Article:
The whole issue here is run timing. Doc used an on time run while ADF&G is using a later run timing. No one knows what it is at this point. I believe the harvest estimates are on close as doc presents so I believe ADF&G knows that the final escapement will be in the lower end of the goal range. However, remember the escapements are to be spread equally over the goal range and maybe this is one year when it comes in low.

    Not debating doc on the no bait idea - just pointing out the use of restrictions is to achieve the goal range. If you use doc's figures go with restrictions - if you believe it is late you do not restrict. I suspect the end of this week will be a decision point but by that time little is gained with restrictions. That is the problem with the way the run comes in.

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    As it has been pointed out in another thread, there is a little bit of voodoo science that takes place in fish counting. In this case 2+2= at least 5. The king numbers are seemingly low this year and while I am not ready to jump off a bridge yet or sell my favorite lures, this is of a concern. I am glad I am not a manager on that river.....

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    Quote Originally Posted by T.R. Bauer View Post
    I am glad I am not a manager on that river.....
    I agree with that.

    Nerka, is there any science behind the use of "late run timing"? Seems to me to be a pretty big gamble. Is there any data or reason to believe that the run is late? (more than "it is cold this year") I guess that "if I were manager for a day" I would go conservative, you can always "unrestrict". I do agree that with such little time left in the season restrictions really wouldn't be effective (statistically). By the time the managers know if they guessed right it is too late. It is my guess they are counting on the August component which will be tough to count as there will be thousands and thousands of pinks.

  7. #7

    Default A few more considerations into the pot

    The king forecasts are relatively accurate and it is unlikely that it would be that far off. Has to do with the overlapping age structure of kings.

    When fish counts are way off the forecast like this, they usually (9 times out of 10) move back toward the forecast as the season progresses.

    King catches in the set net fishery continue to build. On Sunday the Kasilof set net fishery caught 500 kings fishing only within 1/2 mile of the beach. Suggests a good push of kings moving through the inlet. Today's regular period catches will tell us more when they get the numbers added up tomorrow.

    Even with an average run timing, the run is tracking at the bottom of the escapement goal range. It won't take more than a few days of decent counts to fall in line.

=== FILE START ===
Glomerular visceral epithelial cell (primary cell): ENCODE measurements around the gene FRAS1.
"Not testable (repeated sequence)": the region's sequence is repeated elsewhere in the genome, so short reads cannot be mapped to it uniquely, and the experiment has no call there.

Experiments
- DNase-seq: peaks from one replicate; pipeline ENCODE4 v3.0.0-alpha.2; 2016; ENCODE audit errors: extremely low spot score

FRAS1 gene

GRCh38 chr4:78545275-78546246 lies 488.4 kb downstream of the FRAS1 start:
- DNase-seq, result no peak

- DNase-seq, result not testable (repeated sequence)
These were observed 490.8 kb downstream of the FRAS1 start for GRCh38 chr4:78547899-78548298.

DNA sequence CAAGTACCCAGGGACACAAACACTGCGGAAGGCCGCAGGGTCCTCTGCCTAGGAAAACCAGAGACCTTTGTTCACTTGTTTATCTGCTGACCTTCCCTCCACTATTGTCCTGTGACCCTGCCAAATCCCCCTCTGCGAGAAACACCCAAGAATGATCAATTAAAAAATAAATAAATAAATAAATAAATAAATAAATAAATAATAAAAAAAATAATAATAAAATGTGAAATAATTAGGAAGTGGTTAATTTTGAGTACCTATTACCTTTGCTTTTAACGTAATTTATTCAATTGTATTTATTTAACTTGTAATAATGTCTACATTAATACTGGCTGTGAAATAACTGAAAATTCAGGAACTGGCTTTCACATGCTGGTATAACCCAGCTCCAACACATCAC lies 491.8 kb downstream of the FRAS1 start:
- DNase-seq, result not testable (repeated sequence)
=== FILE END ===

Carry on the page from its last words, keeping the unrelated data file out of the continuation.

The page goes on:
So low king counts:
    lousy fishing? Yup
    cause for concern? Sure
    time for restriction? Not yet

    Let's see how this week goes and then we can talk. And if I'm wrong, Doc can say he told me so.

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    Default a little more.

    Quote Originally Posted by Bfish View Post
    The king forecasts are relatively accurate and it is unlikely that it would be that far off. Has to do with the overlapping age structure of kings.

    When fish counts are way off the forecast like this, they usually (9 times out of 10) move back toward the forecast as the season progresses.

    King catches in the set net fishery continue to build. On Sunday the Kasilof set net fishery caught 500 kings fishing only within 1/2 mile of the beach. Suggests a good push of kings moving through the inlet. Today's regular period catches will tell us more when they get the numbers added up tomorrow.

    Even with an average run timing, the run is tracking at the bottom of the escapement goal range. It won't take more than a few days of decent counts to fall in line.

    So low king counts:
    lousy fishing? Yup
    cause for concern? Sure
    time for restriction? Not yet

    Let's see how this week goes and then we can talk. And if I'm wrong, Doc can say he told me so.
    Do not disagree with the above comments. One thing to consider is the social impact and economic impact. When a manager makes a restriction in the sport fishery it tends to reduce effort for more than the restriction period. People leave and do not come back when the fishery is made whole again. So sport fish managers want to make sure the restrictions are necessary and will last longer than a day or two.

    Last year the Palmer office made this error with coho and it created all types of issues -

  9. #9

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    Quote Originally Posted by Nerka View Post
    Do not disagree with the above comments. One thing to consider is the social impact and economic impact. When a manager makes a restriction in the sport fishery it tends to reduce effort for more than the restriction period. People leave and do not come back when the fishery is made whole again. So sport fish managers want to make sure the restrictions are necessary and will last longer than a day or two.

    Last year the Palmer office made this error with coho and it created all types of issues -

    Nerka,

    And some positives too. One was it was really easy to find a campsite on the Little Su.

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    Default EO's come and EO's go..